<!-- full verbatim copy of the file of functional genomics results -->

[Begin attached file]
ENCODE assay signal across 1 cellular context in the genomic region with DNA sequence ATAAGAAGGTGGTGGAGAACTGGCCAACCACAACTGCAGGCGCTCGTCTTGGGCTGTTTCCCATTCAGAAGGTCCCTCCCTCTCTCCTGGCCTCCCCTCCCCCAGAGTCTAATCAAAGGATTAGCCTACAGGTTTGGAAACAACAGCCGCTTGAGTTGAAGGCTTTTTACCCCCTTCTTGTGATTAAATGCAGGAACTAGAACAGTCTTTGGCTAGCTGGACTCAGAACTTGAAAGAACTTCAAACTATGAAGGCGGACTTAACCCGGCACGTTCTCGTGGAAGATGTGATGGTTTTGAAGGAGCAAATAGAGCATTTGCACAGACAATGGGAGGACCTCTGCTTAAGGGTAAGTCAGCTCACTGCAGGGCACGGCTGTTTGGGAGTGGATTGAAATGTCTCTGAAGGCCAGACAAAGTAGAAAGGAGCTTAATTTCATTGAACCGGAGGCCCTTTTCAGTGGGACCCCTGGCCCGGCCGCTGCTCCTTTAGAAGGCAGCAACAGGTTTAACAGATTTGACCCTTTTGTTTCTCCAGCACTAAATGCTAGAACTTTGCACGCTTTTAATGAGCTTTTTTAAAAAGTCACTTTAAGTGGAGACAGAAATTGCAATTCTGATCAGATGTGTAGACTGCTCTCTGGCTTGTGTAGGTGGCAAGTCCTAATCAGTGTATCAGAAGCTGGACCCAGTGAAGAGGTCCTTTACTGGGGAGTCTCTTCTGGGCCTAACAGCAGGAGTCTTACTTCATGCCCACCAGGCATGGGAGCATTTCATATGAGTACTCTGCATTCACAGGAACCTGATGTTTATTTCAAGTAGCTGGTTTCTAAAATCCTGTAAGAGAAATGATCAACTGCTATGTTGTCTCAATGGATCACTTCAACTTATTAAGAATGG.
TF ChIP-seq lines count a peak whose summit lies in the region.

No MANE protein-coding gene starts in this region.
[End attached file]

ENCODE assay signal across 1 cellular context in the genomic region with DNA sequence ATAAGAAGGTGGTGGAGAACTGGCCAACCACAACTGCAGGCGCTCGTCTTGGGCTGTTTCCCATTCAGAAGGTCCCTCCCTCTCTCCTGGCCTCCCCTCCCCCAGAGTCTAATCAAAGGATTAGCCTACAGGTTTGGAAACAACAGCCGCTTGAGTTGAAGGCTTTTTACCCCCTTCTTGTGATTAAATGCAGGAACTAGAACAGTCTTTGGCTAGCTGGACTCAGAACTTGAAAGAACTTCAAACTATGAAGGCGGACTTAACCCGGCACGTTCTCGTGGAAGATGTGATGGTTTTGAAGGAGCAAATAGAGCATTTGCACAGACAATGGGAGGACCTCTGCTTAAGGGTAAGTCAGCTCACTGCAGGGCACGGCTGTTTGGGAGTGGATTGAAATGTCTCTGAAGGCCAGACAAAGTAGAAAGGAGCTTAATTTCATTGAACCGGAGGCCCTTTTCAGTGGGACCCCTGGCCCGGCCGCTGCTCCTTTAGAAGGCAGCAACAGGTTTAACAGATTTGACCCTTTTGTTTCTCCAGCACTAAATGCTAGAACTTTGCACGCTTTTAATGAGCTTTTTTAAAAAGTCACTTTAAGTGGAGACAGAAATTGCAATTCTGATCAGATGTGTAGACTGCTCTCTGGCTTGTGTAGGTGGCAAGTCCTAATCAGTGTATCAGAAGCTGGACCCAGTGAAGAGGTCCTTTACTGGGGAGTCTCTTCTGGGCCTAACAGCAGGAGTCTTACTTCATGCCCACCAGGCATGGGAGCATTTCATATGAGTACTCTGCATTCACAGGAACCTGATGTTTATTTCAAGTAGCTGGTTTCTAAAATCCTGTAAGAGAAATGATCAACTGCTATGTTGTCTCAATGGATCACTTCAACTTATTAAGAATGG.
TF ChIP-seq lines count a peak whose summit lies in the region.

No MANE protein-coding gene starts in this region.